Historic Tunic Goes Home to Lakota Sioux


After a century of exile, Glasgow’s famous “ghost shirt” is going home to Wounded Knee.

A mixed band of spectators, some in kilts and some in cowboy boots, burst into applause earlier this month as the City Council of this industrial center agreed that a bloodstained Indian tunic worn by a victim of the 1890 Wounded Knee massacre should be handed over to the Lakota Sioux reservation in Pine Ridge, S.D. The shirt has been in Glasgow’s municipal museum since a member of Buffalo Bill’s Wild West Show donated it in 1892.

“This is a day of great thanksgiving for the Lakota,” said Marcella Le Beau of Eagle Butte, S.D., secretary of the Wounded Knee Survivors’ Assn. “I want to cry for joy.”


The decision may not be viewed as joyful, however, by directors of museums all over Europe, where Native American artifacts are common and extremely popular.

“A significant number of people in the museum world will feel threatened by this,” noted Mark O'Neill, chief curator of Glasgow’s municipal museums. “They are afraid this undermines our right to keep . . . objects from other cultures.”

O'Neill insisted that the return of the tunic--one of the best-known surviving relics of Wounded Knee--does not set a precedent for other objects and other museums. “We have a right to own and show this shirt in perpetuity, but the people of Glasgow are not required to exercise that right,” he said.

In the last two decades of the 19th century, Europeans were enthralled by the American West, and museums scrambled for cowboy-and-Indian artifacts.

Glasgow was persuaded to give up its relic--which boasts a gallery of its own amid an eclectic collection of Egyptian mummies, stuffed local wildlife and ‘ antique furniture in the city’s Kelvingrove Museum--after Indians argued that the shirt is a singularly important piece of history. There are several Sioux ghost shirts in museums today, including the Smithsonian. But the Glasgow shirt is the only one that has been connected to the massacre at Wounded Knee.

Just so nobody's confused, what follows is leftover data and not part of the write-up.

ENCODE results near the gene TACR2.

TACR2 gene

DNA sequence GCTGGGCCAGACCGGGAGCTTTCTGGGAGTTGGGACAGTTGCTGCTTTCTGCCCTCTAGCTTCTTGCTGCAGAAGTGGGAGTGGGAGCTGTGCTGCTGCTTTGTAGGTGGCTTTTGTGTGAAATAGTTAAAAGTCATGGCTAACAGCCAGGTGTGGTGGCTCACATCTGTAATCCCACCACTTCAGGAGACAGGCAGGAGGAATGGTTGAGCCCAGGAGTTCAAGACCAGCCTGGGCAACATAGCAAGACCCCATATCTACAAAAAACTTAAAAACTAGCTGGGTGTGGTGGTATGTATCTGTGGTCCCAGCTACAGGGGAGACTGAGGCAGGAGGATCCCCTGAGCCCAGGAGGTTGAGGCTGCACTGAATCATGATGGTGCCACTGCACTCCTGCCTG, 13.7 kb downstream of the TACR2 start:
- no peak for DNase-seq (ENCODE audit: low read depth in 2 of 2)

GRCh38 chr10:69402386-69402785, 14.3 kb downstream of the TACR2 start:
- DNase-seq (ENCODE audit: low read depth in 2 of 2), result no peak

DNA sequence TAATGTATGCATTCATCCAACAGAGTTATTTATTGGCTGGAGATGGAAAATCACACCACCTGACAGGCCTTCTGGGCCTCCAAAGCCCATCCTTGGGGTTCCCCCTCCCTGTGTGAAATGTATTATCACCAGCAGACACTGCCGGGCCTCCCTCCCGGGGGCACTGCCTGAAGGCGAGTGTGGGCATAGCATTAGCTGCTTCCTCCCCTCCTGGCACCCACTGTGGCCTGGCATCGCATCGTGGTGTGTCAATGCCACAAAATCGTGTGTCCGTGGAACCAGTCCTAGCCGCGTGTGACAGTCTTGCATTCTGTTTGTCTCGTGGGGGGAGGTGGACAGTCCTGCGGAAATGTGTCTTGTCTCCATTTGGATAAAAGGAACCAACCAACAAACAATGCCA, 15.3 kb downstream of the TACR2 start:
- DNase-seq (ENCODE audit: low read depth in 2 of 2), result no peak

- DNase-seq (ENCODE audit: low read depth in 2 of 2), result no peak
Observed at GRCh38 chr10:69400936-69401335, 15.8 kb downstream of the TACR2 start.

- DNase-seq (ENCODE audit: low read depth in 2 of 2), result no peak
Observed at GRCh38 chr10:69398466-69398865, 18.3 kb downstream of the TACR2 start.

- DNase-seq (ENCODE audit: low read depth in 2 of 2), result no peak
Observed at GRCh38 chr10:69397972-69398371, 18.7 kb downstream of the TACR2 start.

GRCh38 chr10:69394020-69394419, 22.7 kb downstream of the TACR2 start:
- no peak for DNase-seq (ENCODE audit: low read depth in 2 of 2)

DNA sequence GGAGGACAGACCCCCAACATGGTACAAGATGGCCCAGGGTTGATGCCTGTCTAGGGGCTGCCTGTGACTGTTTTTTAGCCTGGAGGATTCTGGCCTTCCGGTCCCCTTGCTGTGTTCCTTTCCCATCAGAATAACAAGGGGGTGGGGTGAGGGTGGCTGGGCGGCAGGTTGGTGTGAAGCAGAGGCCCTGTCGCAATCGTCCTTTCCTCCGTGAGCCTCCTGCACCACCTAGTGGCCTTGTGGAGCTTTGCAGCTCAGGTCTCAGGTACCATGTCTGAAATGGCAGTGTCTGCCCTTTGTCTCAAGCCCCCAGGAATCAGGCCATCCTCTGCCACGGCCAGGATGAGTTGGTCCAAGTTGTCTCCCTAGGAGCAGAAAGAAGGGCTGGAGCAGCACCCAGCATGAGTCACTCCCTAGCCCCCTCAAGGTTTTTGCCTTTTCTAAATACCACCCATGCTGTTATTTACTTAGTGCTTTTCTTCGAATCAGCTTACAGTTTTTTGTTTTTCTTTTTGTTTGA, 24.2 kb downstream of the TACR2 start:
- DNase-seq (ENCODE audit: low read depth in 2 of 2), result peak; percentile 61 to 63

The sandy brown tunic, decorated with eagle feathers and maroon fringe, was worn by followers of the Ghost Dance religion. The Ghost Dancers had been told by their priests that the white man’s weapons could not harm anyone wearing the ghost shirts.

This proved horribly wrong on the last two days of 1890, when soldiers of the Seventh Cavalry attacked a band of Sioux near the creek at Wounded Knee. About 250 Sioux were killed, including women and children. Soldiers plundered the clothes and weapons of the dead and threw the naked corpses into mass graves.

A year later, William “Wild Bill” Cody brought his Wild West Show to Glasgow during a triumphant tour of Europe. A cowboy member of the troupe, George Crager, brought along a trunk containing memorabilia of Wounded Knee. He donated several of the items, including the ghost shirt, to the city.

Six years ago, an American tourist--a Cherokee named John Earl--walked into the Ghost Shirt Gallery in the municipal museum and was stunned by what he saw.

“I have no objection to museums showing artifacts that have been legitimately obtained,” Earl said. “But I felt very, very strongly that this item should go home. It had been stolen from a dead body at Wounded Knee.”

The City Council began to rethink its right of ownership after Le Beau led a Lakota delegation to Glasgow in 1995. The Sioux performed a ceremony of blessing over the shirt and argued that its historical significance means it belongs in South Dakota.

This month, Le Beau led another delegation of Native Americans to Glasgow. This time, she and her companions won the day.

“They had such a quiet dignity about them,” said Liz Cameron, chairman of the City Council’s Arts and Culture Committee. “They demonstrated a deep respect for the history and religion of the Scottish people. We decided that we should emulate them and display our own respect for American Indian culture.”